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Proletarian issue 9 (December 2005)
Industry matters: Workers’ rights
October saw the increases in minimum wages: up to £5.05 for adults and £4.25 for 18-22 year olds. Also, the introduction of six months’ extra voluntary paternity leave for fathers.

Corporate manslaughter

The RMT vowed to continue its campaign to bring about a law on corporate manslaughter in the light of recent rail accident enquiries. Potters Bar, for example, in which seven people were killed. The CPS says no criminal charges will be brought. Balfour Beatty has recently been fined £10m for its part in the Hatfield rail accident.

In 2004, there were 220 deaths at work, resulting in an average fine of £18,000. The builders’ union UCATT believes that proper funding by the government toward the HSE (Health and Safety Executive) must be made. There is currently a commons committee taking evidence on the issue.

NHS and Civil Service

Currently, UNISON is involved in a pay dispute aimed at bringing to an end the two-tier workforce within the NHS. NHS reform is also an issue along with education reform and the involvement of the ‘free market’. The civil servants’ union, PCS, is currently in dispute with the government over equal pay claims.

Pension crisis

There is now a ‘black hole’ of £130bn in pension schemes across the country. One of the most popular remedies is to force workers to work for longer. This can be seen in the government’s policy in relation to public sector workers, where it has backed down on proposals to allow health and education workers to retire early. However, this doesn’t allow 1.3 million ‘ordinary public sector’ workers to do likewise. Pensioners’ groups have also demonstrated in Whitehall recently.

Manufacturing

The TGWU announced recently a great victory for Rover workers! At a recent employment tribunal, they were granted £14m, which, when shared out amongst 5,000 former employees, amounts to a measly £2,888 each – eight weeks’ wages.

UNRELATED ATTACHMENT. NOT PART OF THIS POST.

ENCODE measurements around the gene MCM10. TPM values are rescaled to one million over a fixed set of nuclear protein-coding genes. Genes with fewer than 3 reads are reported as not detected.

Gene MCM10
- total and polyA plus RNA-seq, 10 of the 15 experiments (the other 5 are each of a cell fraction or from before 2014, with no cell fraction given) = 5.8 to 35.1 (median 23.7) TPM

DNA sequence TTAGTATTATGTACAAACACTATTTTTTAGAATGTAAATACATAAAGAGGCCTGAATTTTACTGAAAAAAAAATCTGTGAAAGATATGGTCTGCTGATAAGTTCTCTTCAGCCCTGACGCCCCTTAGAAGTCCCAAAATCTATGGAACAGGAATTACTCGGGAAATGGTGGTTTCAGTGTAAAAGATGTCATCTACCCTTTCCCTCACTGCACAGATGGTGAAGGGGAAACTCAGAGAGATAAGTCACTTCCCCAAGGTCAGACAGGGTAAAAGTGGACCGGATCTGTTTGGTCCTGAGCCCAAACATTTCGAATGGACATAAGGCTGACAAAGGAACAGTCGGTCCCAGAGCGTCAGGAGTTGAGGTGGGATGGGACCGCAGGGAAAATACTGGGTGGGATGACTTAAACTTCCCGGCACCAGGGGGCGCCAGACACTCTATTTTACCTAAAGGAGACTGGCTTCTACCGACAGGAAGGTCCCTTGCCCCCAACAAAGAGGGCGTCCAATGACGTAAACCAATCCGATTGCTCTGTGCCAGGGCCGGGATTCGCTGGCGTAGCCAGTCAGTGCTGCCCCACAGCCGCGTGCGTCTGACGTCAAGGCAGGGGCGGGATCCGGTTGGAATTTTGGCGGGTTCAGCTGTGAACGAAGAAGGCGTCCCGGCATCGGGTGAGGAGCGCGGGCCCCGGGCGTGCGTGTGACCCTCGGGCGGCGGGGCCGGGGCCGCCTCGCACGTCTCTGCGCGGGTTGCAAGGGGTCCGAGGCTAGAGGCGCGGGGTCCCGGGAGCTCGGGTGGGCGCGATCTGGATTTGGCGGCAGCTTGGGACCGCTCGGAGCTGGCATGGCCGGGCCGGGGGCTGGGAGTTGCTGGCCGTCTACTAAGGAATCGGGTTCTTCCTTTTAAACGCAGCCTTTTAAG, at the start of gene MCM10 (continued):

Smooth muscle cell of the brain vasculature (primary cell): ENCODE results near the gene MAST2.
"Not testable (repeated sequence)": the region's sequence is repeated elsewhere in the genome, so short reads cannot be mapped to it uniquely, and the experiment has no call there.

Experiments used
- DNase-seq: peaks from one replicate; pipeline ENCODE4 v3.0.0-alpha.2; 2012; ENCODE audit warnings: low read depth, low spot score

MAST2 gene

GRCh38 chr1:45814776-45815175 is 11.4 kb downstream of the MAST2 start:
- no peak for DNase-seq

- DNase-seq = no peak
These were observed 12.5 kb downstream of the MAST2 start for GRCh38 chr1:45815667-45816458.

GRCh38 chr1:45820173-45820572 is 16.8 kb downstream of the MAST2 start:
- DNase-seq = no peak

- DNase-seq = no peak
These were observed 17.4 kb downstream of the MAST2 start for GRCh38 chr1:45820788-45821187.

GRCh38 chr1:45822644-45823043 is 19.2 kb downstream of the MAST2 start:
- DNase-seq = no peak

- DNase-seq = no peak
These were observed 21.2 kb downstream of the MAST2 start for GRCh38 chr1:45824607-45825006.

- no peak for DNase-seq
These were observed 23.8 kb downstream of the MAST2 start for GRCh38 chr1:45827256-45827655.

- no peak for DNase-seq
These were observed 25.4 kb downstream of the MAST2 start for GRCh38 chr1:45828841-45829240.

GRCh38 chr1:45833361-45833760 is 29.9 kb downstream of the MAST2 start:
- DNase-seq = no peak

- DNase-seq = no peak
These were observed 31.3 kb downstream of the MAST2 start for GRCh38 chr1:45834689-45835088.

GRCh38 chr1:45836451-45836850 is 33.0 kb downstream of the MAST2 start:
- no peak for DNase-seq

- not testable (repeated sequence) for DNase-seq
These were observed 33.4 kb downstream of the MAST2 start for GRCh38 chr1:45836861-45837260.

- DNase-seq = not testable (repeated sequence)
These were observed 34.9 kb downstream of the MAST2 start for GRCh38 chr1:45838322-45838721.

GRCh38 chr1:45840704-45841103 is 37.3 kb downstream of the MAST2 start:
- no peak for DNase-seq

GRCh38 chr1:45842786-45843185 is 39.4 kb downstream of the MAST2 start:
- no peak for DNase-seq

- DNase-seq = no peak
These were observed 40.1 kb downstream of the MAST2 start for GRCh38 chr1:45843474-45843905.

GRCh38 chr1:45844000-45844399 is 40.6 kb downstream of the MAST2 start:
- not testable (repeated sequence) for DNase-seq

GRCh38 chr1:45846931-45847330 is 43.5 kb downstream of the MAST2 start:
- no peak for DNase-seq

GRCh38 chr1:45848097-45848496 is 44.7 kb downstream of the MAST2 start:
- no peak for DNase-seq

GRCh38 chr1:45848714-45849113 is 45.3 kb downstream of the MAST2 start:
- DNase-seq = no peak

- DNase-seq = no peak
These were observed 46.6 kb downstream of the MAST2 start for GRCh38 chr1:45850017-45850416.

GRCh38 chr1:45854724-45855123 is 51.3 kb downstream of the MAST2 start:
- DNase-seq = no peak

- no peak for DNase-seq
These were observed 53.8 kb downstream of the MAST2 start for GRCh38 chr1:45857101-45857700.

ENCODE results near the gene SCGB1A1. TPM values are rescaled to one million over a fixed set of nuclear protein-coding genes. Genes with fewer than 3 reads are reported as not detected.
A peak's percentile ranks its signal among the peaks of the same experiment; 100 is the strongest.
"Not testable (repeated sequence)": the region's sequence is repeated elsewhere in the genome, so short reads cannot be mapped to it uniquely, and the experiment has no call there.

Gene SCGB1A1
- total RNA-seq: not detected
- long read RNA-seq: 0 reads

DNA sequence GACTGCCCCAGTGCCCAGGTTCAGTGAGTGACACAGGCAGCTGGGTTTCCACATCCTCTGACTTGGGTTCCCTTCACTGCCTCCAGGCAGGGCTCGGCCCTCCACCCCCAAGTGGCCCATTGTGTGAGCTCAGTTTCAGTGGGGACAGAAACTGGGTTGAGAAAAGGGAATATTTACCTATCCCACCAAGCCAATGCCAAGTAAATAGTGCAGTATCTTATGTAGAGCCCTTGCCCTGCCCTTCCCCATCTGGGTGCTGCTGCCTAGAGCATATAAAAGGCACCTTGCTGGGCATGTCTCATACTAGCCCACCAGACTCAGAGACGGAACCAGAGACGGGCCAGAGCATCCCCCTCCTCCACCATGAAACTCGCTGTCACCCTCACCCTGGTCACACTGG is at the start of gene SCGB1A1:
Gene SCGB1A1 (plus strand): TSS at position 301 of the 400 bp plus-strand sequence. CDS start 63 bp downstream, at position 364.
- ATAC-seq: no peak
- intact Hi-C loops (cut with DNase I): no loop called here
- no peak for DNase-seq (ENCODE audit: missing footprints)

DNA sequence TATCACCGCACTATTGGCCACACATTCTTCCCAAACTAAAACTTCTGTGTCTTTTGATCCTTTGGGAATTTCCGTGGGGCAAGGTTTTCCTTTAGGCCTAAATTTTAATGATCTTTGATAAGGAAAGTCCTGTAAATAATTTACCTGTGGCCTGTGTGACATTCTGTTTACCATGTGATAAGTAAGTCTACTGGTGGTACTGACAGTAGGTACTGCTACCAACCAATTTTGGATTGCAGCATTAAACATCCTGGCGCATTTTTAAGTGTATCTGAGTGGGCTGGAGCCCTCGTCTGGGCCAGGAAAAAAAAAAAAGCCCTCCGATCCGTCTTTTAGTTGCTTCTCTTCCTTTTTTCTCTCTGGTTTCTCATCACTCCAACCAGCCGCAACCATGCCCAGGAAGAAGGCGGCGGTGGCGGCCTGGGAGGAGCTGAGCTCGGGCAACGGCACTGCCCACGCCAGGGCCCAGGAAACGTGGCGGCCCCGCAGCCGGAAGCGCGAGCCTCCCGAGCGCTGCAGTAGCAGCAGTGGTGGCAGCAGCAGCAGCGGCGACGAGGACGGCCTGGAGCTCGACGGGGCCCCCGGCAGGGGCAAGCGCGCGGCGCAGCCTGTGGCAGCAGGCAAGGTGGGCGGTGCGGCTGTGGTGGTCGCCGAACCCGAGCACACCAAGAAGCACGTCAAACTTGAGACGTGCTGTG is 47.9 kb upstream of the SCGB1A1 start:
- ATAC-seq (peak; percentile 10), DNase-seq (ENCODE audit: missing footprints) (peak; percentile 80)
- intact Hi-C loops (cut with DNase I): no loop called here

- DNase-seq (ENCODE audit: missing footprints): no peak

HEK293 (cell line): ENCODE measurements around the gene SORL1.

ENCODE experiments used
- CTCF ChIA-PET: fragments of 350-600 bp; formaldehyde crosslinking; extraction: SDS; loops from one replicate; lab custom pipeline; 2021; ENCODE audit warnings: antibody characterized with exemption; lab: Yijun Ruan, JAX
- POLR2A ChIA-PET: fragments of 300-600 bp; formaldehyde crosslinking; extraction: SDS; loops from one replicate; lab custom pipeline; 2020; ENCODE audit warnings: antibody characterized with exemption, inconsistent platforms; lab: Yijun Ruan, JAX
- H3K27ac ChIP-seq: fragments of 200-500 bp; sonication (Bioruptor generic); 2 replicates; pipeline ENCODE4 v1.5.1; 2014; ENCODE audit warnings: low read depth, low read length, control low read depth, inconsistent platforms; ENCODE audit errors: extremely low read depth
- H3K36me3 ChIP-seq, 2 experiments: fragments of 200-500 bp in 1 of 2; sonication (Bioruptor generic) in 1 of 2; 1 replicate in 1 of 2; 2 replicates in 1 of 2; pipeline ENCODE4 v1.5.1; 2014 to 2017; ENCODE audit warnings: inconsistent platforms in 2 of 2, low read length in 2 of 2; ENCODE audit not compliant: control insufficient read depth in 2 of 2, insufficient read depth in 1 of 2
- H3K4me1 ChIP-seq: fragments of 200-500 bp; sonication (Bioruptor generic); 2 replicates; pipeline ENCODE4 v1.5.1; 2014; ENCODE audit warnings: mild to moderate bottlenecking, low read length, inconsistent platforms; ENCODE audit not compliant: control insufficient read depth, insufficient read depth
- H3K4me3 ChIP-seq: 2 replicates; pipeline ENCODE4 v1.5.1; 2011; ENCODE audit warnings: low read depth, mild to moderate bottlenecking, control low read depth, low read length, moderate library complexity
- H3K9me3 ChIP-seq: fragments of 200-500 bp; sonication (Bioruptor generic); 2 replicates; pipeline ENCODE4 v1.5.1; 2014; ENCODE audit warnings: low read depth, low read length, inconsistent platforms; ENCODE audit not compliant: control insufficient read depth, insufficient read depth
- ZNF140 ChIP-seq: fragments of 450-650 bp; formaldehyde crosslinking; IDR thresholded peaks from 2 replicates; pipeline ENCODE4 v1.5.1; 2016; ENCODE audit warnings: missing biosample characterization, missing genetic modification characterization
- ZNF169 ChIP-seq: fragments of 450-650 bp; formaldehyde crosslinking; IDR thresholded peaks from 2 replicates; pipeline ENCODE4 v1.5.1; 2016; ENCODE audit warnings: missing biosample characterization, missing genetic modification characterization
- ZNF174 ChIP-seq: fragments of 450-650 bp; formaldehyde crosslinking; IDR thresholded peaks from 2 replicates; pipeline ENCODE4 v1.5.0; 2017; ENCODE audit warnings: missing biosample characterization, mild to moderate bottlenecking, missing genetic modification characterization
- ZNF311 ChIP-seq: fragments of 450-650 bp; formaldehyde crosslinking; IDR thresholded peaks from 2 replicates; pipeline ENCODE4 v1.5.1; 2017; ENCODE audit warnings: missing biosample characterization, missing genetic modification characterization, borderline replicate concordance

Since Labour came to power in 1997 there have been 180,000 manufacturing jobs lost.

In Sheffield recently, Outokumpo announced 570 job losses at a stainless steel plant. The company is to move abroad. Unions are currently in negotiation with the DTI, Yorkshire Forward and Sheffield First to bring an end to the issue.

Gate Gourmet update

Gate Gourmet workers have now been informed that negotiations on their future have concluded. The union (TGWU) has agreed that a significant number of workers can return to work or take voluntary redundancy. Tony Woodley (TGWU General Secretary) commented: “Workers would have faced compulsory redundancy under company plans prior to the dispute. Now they will have access to an appeals procedure and members will now receive compensation, whereas they would have received nothing after being sacked.”

Treasury back down

The treasury has caved in to pressure from the construction employers and put back by one year plans to withdraw CiS4 cards. CiS4 cards are used in construction to make payments to workers on a ‘self employed – labour only’ basis. UCATT believes that these workers are wrongly classified and should be considered employees. The current back down will mean many thousands of construction workers are denied basic employment rights for at least another year. It also means that the government has effectively granted the construction industry another subsidy of £3bn per year (this is the amount that remains uncollected by the treasury in national insurance contributions whilst workers use the CiS4 card).




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